By July 2001, eight developers had submitted proposals. The bids included, as required, both project designs and price offers. All but Millennium proposed housing, in combination with other uses such as school, retail, and office. The high bidder, at $23 million, was Lincoln Property Co, in a joint venture with Equity Residential Company. Millennium bid $20.5 million. The high bidder was not awarded the site for development.

And then the “irregularities” occurred. For reasons never explained, rather than selling to the highest bidder meeting the original requirements, the BRA invited the other short-listed developers, including Millennium, to match Lincoln’s high bid. They then awarded the designation to Millennium as the developer for Hayward Place. The BRA’s reasoning for blatantly changing the requirements of the bidding process to make sure Millennium got the project were feeble. In its summary of the “bidding”, the BRA stated that the choice of office rather than housing use was explained as due to an oversupply of housing in the area. The BRA also stated that it chose this proposal for the “vitality” to be created by an office building. And, then, just for the heck of it, in June 2003, the city allowed Millennium to lease rather than purchase the land, an opportunity not granted in the original bidding or subsequent bidding.

What really happened? Lincoln Properties and Equity Residential, a combined entity with far more capital and experience than Millennium, outbid Millennium. This disappointed the Mayor. So the BRA changed the selection criteria to favor office and gave the designation to Millennium. And, after all these years, what is Millennium building on the site? You guessed right—residential. That’s the same Millennium that’s part of the new Filene’s team.

The Hayward deal was manipulated and everyone in the market knew it. As bad as that is, let’s look at the Hayward timeline and compare it to the Vornado timeline.

January 2001: Millennium designated to develop project.

November 2011: Millennium holds groundbreaking.

From 2003 to present: Millennium collects substantial parking revenue, effectively making their holding cost zero.

So let’s see. Vornado buys the Filene’s site in a private transaction for $100 million. Millennium buys the Hayward site from the city by way of a politically manipulated bidding process for $23 million.

Vornado receives development approval in November 2007, begins and finishes demolition work in November 2008, and puts further construction on hold. Time between last activity on site and today: 3 years, 2 months.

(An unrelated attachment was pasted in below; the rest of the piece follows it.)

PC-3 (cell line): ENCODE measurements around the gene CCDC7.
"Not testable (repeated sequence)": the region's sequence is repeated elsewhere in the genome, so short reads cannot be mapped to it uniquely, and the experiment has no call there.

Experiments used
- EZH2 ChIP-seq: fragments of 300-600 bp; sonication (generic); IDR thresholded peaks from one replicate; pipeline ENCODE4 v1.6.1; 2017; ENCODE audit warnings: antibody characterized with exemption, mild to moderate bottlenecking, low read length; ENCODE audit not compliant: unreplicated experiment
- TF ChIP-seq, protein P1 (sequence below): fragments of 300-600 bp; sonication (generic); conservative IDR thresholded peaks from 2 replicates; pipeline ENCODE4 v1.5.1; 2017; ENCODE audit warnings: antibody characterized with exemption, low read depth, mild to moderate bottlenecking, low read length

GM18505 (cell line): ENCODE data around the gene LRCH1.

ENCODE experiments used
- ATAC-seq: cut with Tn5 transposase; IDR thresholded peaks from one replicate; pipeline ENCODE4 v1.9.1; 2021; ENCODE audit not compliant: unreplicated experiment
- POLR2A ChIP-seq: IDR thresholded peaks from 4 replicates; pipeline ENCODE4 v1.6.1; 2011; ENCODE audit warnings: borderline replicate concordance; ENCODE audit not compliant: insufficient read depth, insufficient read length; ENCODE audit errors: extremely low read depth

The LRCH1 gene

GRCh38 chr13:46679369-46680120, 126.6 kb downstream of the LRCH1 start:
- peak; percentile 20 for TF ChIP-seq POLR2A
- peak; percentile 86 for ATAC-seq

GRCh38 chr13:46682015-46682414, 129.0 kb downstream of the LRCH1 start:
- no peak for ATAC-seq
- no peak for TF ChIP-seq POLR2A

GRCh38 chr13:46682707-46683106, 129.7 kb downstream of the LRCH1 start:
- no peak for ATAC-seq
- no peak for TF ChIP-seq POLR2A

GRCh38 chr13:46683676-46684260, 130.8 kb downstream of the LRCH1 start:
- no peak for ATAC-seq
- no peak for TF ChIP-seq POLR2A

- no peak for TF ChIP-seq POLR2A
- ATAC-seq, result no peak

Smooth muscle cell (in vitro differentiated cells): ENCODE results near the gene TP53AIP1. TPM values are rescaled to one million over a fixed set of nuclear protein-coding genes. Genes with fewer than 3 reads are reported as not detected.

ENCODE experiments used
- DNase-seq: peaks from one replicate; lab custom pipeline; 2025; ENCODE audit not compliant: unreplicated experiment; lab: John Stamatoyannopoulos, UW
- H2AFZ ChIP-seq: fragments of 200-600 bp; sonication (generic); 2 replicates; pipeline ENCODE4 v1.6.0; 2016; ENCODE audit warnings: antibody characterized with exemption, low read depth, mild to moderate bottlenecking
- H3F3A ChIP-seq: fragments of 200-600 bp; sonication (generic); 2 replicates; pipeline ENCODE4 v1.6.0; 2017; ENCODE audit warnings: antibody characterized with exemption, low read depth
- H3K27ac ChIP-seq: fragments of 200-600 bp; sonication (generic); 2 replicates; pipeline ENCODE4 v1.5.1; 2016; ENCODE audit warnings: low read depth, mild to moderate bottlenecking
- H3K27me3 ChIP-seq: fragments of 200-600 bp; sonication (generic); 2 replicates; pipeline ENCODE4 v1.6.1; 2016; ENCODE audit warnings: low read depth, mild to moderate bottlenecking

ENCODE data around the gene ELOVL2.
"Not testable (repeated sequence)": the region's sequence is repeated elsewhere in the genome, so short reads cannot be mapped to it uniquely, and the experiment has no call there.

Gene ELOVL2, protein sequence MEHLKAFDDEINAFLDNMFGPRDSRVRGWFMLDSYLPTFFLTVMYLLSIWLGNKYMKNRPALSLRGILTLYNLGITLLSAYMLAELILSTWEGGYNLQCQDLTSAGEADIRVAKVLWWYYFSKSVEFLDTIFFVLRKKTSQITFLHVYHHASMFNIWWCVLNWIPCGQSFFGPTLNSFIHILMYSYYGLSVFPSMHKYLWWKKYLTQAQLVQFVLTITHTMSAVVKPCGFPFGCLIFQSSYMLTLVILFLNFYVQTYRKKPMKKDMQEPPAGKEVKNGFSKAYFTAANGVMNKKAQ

Millennium receives development approval on January 2003 and does nothing until it holds a groundbreaking on November 15, 2011. Time between last activity on site and next action: 13 years, 11 months.

The Mayor has never uttered a peep about Millennium’s failure to move forward on its eyesore. Millennium’s reasons, when given, for not moving forward match those of Vornado, namely that market pricing is not high enough to justify development and financing is not available. The Mayor never vilifies the principals of Millennium as he does with Vornado. The Mayor doesn’t call the Mayor of New York to urge him to make Millennium to build, as he did in a plea to have Vornado build.

And now, we have a team. Millennium sat on a project in the neighborhood for nearly 14 years and received no criticism. Vornado did the same for 3 years and he has been held up as the real estate devil incarnate.

I want to see development at both the Filene’s site and at Hayward Place. I don’t see how adding Millennium to the team assures this given its own hole in the ground. I hope they prove me wrong.


  1. Jim, I have been out of the Boston scene for some years now. However, knowing the players on the Government side of the equation, I can imagine this behavior to be routine. My experience there saw similar events.

    1. You can't wish things to come true. Don't think for a minute that Roth gave up any control on the site. It's his $100 million. There have no postings at the Registry regarding any change in ownership and there won't be. Whatever Millennium's partnership agreement is, I can guarantee that Roth is coming out whole and then some. And if Pangaro can't do that--and he can't--we'll be looking at the same empty site in 8 years. Just like we've been looking at the Hayward Place skeleton in Pangaro's closet for 9 years.